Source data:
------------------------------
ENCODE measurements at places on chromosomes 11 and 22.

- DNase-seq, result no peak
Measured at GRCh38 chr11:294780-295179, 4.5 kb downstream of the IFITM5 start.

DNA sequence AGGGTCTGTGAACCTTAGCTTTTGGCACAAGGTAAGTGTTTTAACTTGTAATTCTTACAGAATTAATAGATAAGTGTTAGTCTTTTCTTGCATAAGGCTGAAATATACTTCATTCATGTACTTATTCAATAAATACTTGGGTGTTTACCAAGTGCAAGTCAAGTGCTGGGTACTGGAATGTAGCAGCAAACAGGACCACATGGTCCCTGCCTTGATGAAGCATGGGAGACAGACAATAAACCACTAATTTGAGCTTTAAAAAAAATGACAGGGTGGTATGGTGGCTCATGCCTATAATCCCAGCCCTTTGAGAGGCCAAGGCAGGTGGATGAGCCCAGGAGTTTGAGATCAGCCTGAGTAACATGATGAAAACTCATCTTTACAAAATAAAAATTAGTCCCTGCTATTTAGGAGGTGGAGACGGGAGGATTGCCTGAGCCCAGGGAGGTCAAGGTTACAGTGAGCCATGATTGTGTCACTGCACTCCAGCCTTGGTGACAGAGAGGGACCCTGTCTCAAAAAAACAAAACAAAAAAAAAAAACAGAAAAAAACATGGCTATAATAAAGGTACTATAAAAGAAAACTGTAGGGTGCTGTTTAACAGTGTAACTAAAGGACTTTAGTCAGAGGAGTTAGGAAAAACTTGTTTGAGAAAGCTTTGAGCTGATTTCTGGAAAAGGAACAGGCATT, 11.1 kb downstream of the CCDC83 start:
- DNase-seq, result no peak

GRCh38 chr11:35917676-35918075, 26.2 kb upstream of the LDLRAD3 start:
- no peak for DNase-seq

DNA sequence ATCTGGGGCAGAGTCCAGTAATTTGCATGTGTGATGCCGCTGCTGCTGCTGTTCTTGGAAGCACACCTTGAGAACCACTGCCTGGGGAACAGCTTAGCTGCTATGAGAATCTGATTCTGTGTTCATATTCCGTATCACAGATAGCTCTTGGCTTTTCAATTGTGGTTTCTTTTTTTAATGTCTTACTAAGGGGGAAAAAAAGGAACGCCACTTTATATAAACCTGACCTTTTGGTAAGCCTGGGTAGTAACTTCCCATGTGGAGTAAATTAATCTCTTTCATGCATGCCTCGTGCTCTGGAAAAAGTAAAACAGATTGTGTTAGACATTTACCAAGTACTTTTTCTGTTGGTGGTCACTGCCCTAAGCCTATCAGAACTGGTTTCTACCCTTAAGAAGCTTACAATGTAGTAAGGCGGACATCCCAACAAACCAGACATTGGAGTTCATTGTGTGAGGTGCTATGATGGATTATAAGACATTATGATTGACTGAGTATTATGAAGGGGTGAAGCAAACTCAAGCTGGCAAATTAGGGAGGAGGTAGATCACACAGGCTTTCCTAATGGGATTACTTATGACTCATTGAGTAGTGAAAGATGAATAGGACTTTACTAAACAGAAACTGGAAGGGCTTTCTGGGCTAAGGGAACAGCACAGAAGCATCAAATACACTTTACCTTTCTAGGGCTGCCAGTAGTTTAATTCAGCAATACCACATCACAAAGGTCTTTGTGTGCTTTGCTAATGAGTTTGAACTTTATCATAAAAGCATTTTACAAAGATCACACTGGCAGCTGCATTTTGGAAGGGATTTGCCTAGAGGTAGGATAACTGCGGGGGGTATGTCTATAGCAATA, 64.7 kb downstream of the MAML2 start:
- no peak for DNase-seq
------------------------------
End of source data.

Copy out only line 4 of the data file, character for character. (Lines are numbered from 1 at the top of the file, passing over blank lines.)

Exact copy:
DNA sequence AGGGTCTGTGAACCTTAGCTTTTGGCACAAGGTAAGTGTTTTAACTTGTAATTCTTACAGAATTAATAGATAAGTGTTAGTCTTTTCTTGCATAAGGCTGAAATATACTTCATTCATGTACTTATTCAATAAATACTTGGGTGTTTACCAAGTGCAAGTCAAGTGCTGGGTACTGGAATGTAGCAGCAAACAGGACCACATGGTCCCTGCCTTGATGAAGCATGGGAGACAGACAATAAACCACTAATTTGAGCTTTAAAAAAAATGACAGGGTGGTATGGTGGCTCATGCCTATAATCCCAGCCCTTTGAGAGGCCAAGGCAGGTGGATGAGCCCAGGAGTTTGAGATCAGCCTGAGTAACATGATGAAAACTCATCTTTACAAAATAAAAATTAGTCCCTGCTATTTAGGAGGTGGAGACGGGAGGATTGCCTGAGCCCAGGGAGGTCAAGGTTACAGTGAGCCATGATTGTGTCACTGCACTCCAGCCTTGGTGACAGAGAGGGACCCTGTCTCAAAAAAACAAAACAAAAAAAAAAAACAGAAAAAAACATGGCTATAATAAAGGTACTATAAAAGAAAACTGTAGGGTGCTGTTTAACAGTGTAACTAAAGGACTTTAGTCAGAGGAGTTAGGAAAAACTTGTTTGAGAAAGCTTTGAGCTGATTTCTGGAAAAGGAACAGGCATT, 11.1 kb downstream of the CCDC83 start: